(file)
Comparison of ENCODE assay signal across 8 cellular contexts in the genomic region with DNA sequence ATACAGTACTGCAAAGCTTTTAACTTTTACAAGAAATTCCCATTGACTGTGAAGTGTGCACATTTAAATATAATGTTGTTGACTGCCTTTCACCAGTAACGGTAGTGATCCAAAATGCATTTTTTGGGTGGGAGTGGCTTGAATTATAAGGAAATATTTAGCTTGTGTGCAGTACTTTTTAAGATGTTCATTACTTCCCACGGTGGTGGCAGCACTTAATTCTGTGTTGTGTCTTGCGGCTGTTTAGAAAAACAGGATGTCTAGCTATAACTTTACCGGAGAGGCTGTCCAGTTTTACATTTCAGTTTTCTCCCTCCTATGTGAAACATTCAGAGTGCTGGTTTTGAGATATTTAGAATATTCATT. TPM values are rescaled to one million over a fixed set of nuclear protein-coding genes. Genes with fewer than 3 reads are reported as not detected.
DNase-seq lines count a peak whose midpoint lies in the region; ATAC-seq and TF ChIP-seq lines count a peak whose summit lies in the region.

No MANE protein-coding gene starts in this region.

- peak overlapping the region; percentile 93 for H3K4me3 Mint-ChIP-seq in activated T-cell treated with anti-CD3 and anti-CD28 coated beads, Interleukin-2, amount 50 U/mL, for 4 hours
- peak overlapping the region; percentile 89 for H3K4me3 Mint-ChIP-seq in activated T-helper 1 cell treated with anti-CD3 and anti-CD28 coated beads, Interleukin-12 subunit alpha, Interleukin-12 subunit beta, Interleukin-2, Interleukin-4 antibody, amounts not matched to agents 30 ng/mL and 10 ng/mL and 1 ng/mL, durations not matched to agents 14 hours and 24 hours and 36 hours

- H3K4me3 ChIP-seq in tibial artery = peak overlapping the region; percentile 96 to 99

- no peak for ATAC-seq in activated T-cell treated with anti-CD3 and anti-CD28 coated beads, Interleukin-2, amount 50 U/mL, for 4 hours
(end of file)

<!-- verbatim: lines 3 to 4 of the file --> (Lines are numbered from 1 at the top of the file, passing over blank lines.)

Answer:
No MANE protein-coding gene starts in this region.

- peak overlapping the region; percentile 93 for H3K4me3 Mint-ChIP-seq in activated T-cell treated with anti-CD3 and anti-CD28 coated beads, Interleukin-2, amount 50 U/mL, for 4 hours